In a laboratory in Burkina Faso, a team of researchers alter mosquitoes. Five thousand genetically sterilized insects will be released in July. The aim is to help prevent the spread of malaria.
“The ultimate goal for Target Malaria is to develop a genetic fighting tool which is durable in the long term and affordable – that is cost efficient. So with this specific product, the goal is to release it in the field in the long term and to see the gene of specific interest spread across different mosquito populations and to reduce the density of these mosquitoes one way or another”, said Professor Abdoulaye Diabate of Target Malaria and IRSS.
Releasing sterilized mosquitoes would mean that female mosquitoes with which they mate will no longer produce offspring and the total population should naturally decrease.
In Burkina Faso, malaria is a public health concern. Last year, nearly 12 million cases of the disease were recorded with 4,000 deaths. 60% of which are children aged 0 to 5.
In the Souroukoudinga village west of Burkina Faso, Professor Diabate’s project has been welcomed.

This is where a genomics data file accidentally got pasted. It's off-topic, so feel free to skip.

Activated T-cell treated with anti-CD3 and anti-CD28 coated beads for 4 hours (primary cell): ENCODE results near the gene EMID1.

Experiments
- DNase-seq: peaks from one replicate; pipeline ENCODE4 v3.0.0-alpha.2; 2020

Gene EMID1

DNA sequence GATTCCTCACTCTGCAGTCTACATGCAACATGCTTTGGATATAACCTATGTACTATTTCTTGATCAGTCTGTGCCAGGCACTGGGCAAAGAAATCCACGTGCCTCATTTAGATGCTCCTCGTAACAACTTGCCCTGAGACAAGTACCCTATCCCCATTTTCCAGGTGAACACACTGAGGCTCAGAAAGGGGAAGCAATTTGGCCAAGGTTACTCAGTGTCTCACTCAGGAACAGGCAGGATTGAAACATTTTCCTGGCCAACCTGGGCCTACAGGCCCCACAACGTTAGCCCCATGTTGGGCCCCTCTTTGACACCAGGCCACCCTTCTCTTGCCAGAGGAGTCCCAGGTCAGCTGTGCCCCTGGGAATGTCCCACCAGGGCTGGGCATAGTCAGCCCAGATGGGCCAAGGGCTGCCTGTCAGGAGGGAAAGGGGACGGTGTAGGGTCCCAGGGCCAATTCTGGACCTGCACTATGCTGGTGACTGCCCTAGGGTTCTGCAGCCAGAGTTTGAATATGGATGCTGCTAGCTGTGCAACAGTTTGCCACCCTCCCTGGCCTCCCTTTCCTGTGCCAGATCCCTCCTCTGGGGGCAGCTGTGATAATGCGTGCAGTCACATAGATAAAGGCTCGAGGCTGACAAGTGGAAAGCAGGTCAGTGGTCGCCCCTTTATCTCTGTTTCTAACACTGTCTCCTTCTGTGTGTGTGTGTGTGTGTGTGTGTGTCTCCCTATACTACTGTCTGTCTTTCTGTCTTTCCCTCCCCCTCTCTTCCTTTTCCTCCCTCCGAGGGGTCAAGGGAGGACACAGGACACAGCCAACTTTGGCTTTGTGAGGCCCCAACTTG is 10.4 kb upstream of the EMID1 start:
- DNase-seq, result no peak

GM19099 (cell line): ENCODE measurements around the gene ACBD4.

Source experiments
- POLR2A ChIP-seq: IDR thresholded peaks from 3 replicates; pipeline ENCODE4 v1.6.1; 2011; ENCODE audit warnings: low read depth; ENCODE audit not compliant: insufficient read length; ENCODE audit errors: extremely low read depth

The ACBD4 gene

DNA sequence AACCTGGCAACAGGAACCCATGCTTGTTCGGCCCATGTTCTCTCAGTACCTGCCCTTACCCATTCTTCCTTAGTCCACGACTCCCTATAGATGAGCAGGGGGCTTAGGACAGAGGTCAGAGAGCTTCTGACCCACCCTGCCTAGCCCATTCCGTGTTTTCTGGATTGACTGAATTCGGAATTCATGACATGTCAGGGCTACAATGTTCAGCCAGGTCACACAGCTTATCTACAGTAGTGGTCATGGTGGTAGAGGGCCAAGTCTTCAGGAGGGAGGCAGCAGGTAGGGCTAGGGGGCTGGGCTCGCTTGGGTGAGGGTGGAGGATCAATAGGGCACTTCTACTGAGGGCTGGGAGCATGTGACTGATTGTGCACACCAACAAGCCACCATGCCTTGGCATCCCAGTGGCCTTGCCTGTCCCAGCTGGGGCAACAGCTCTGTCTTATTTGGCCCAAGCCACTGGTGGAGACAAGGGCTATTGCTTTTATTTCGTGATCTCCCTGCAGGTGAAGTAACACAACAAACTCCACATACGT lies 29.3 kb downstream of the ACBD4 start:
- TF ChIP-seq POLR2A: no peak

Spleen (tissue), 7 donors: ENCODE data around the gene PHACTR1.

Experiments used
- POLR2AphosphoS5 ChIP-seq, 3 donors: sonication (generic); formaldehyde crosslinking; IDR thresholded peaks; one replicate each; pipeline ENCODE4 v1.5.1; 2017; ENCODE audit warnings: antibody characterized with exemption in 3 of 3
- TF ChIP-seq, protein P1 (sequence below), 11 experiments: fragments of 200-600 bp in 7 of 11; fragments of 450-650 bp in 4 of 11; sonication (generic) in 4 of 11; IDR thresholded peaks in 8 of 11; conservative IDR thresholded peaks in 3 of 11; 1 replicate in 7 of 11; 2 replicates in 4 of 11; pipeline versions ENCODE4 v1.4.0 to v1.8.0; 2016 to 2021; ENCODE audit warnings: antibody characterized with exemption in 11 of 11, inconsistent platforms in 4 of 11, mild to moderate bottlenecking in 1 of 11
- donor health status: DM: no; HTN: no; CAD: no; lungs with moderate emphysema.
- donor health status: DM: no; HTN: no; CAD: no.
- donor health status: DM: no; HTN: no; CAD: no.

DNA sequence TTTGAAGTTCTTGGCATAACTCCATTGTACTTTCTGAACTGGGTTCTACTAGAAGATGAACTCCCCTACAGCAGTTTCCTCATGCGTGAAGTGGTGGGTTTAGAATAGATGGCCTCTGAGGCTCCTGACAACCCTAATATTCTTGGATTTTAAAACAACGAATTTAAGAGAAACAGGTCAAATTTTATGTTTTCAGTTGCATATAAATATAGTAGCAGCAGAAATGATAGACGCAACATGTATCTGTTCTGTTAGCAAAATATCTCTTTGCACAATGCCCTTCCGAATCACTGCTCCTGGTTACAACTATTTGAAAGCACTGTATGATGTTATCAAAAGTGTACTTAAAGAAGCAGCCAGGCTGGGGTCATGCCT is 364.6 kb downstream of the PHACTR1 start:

“In the village we are all grateful for Target Malaria because we think the project will reduce malaria which is killing our sons and daughters. This project is not just for us, it is for the whole world. May God remove all those who are against this project. We pray a lot for its success”, said village chief, Pascal Traore.
But Burkinabe activists fear that this project funded by the Bill and Melinda Gate Foundation could have unintended environmental consequences.
“The future is very uncertain with these mosquitoes, the future is even catastrophic, the future is dark. Imagine these modified mosquitoes that are going to be unleashed on nature, (they) may be able to release pathogens, to release viruses which under normal circumstances they would not be able to harbor. It is an entire population that will be decimated, a whole eco-system that will be decimated and it can even go beyond the borders of Burkina (Faso)’‘, said Ali Tapsoba of ‘Terre De Vie’ environmental group.
Target Malaria says it consults communities adding, the research is supervised by national regulatory authorities and an independent ethics committee. The Burkinabe biosafety agency must give approval for a new experiment.